10 April 2016, Cape Canaveral :
A SpaceX Falcon 9 rocket blasted off from Florida on a NASA cargo on Friday and today at 07.23am ET the crew aboard ISS captured the rocket’s payload in space. SpaceX Dragon cargo spacecraft successfully arrived at the International Space Station.
This is the first space station cargo mission that SpaceX has launched since June 2015, when an event in the liquid oxygen tank caused the spacecraft to break apart. Since determining the cause of that launch failure, SpaceX has now launched four successful missions with its Falcon 9 rocket.
“The whole reason for wanting to land was SpaceX CEO Elon Musk wants to be able to reduce the cost of launches by being able to rescue the first stage,” said Ray Lugo, director of University of Central Florida’s Florida Space Institute. “I was confident they would have a success eventually. It wasn’t about if, but when.”
SpaceX has a goal of making its Falcon 9 rockets reusable in order to reduce launch costs from its current $61 million price tag to around $5 million to $7 million. Despite the difficulty in making it happen, being able to land the rocket on a droneship is an important part of that goal, as the trajectories for certain flights makes a ground landing impossible.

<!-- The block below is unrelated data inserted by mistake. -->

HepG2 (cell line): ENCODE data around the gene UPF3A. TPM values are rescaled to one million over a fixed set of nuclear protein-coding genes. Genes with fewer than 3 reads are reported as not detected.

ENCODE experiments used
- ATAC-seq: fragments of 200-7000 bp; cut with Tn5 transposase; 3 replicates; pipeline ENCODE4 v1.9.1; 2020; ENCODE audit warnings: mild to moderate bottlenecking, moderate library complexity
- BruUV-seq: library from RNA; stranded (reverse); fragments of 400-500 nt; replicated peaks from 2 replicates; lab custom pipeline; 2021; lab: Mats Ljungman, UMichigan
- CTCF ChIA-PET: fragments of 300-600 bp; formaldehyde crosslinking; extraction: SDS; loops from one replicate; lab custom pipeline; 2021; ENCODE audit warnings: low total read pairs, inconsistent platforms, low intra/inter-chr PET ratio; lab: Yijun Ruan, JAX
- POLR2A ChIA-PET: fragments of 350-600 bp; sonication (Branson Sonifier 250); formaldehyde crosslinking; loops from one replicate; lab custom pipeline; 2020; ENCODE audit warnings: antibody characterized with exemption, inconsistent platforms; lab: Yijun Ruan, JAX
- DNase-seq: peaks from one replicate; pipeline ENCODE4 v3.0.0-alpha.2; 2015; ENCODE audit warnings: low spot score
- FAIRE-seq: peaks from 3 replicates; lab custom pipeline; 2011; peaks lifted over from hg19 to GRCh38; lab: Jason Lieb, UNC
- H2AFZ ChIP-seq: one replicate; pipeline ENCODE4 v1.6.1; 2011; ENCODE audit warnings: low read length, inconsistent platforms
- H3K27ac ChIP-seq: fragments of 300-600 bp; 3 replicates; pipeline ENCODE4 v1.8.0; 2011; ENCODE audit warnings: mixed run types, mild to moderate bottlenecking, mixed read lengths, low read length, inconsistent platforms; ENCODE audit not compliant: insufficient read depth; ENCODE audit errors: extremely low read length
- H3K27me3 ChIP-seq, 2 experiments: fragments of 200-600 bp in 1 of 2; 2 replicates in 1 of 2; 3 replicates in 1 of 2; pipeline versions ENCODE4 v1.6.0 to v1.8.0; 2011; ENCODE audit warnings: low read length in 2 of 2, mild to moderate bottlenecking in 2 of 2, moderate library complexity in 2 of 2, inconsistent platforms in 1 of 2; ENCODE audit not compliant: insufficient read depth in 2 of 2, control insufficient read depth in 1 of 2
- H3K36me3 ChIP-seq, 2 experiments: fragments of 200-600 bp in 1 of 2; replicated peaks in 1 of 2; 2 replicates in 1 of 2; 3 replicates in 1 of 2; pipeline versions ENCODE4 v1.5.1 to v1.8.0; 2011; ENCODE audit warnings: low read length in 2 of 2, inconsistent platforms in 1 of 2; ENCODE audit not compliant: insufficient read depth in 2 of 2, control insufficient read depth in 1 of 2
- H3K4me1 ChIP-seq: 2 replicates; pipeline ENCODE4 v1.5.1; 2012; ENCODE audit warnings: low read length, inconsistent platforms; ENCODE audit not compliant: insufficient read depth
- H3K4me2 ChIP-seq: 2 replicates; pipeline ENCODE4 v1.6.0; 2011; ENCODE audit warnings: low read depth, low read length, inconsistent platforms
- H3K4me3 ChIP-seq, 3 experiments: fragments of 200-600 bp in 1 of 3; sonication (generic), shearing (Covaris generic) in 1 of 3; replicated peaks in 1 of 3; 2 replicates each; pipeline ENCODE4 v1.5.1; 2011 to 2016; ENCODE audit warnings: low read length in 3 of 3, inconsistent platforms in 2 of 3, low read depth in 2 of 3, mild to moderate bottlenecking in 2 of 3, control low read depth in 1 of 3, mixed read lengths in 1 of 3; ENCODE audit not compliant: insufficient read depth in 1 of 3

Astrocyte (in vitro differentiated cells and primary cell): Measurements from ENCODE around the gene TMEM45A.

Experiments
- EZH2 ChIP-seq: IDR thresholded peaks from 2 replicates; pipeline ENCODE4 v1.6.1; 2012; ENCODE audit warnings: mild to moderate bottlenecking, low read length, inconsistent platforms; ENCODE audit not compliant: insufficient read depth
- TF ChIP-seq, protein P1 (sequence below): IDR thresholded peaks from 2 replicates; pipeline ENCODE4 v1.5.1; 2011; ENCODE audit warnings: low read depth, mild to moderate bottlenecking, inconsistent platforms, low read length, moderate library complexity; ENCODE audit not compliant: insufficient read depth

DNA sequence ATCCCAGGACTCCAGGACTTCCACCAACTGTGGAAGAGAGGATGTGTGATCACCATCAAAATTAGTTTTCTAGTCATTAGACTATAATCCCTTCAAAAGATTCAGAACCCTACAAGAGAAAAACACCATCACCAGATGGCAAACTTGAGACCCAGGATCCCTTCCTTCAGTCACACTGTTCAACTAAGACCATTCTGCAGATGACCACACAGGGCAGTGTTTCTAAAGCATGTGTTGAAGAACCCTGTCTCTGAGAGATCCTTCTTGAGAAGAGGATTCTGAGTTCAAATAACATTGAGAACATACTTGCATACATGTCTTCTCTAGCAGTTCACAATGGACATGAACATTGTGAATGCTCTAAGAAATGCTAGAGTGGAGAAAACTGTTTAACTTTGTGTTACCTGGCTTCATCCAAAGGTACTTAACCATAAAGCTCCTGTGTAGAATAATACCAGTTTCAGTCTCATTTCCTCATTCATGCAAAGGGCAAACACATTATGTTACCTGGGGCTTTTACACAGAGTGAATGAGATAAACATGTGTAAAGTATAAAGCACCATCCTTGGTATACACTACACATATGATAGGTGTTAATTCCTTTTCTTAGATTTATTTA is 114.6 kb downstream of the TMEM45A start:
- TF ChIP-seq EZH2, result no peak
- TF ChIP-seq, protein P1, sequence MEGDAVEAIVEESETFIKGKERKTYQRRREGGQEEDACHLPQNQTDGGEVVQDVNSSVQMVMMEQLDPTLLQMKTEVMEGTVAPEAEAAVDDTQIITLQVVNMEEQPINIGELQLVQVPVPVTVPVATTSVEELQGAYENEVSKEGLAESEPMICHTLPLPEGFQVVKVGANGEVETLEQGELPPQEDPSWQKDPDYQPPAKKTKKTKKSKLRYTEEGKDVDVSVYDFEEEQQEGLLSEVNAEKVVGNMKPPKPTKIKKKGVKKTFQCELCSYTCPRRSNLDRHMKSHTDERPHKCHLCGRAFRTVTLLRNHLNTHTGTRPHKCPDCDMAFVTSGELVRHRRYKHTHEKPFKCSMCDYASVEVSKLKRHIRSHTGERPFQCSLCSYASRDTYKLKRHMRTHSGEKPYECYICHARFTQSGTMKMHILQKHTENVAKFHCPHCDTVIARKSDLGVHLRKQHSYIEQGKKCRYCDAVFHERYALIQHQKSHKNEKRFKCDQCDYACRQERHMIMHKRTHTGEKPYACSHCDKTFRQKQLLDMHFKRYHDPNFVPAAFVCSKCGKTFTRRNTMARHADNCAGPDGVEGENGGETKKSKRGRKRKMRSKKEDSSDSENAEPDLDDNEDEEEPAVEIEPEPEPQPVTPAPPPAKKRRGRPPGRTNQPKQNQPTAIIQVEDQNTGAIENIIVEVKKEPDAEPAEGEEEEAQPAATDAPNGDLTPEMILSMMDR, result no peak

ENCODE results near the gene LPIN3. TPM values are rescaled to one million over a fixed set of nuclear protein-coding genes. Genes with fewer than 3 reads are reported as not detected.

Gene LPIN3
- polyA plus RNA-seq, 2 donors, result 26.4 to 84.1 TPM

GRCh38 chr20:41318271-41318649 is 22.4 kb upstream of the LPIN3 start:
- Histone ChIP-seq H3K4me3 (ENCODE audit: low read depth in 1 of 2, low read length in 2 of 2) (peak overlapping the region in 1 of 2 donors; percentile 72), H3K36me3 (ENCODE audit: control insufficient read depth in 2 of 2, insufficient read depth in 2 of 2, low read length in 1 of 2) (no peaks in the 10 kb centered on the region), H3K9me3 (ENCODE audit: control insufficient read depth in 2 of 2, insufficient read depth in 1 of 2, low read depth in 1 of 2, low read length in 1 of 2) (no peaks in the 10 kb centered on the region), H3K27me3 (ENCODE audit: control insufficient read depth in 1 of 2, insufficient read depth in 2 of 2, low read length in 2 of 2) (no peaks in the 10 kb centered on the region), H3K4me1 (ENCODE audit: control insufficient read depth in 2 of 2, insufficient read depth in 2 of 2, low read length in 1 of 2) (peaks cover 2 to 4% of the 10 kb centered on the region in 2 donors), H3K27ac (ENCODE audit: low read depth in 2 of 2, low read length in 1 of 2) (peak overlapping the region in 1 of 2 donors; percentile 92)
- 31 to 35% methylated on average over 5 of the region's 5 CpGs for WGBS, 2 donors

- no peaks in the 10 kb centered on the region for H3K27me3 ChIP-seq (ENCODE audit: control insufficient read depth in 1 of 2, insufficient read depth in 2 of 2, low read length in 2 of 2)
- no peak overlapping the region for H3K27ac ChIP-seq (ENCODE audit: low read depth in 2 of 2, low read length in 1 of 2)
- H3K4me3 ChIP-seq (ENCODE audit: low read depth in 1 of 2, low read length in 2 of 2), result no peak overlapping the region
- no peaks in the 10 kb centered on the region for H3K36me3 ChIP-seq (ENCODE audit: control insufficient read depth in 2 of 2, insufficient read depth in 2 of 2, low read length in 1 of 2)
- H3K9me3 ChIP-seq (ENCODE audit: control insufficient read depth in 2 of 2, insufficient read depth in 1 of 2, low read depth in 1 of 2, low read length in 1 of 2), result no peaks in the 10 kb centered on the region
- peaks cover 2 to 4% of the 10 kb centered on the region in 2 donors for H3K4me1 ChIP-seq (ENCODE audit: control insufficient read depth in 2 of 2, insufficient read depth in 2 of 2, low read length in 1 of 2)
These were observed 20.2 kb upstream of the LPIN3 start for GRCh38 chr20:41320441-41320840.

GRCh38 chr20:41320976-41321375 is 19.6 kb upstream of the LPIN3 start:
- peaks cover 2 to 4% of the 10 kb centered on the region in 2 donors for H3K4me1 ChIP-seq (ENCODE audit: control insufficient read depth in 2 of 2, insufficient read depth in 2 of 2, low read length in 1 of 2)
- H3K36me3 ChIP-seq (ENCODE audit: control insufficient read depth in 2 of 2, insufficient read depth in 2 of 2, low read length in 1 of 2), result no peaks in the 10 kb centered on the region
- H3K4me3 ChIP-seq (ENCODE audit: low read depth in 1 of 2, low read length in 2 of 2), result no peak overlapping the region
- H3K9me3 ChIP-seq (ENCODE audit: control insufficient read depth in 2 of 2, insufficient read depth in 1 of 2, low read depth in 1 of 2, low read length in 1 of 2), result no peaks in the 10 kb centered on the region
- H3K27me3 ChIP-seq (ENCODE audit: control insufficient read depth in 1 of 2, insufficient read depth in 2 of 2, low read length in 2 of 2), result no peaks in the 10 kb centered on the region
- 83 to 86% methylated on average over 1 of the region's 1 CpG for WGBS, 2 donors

SpaceX plans to plans to start launching rockets about every two weeks from its sites in Florida and California later this year as the company tackles satellite-delivery orders worth some $10 billion, company officials said.
Meanwhile, a SpaceX Dragon cargo spacecraft filled with nearly 7,000 pounds of vital supplies, science experiments and a prototype inflatable space habitat for the orbiting outpost. Making up more than 3,000 pounds of that cargo is the Bigelow Expandable Activity Module, or the BEAM — an expandable habitat that will provide 565 cubic feet of volume for astronauts to move around arrived at the International Space Station today.
Dragon is a free-flying spacecraft designed to deliver both cargo and people to orbiting destinations.
Roughly half the upcoming missions will leave the Falcon 9’s booster with too little reserve fuel to fly all the way back to the launch site for a return landing, so the ability to land at sea is essential, Musk said.
President Obama hailed the latest accomplishment on Twitter, saying, “Congrats SpaceX on landing a rocket at sea. It’s because of innovators like you & NASA that America continues to lead in space exploration.”
Source & Image : SpaceX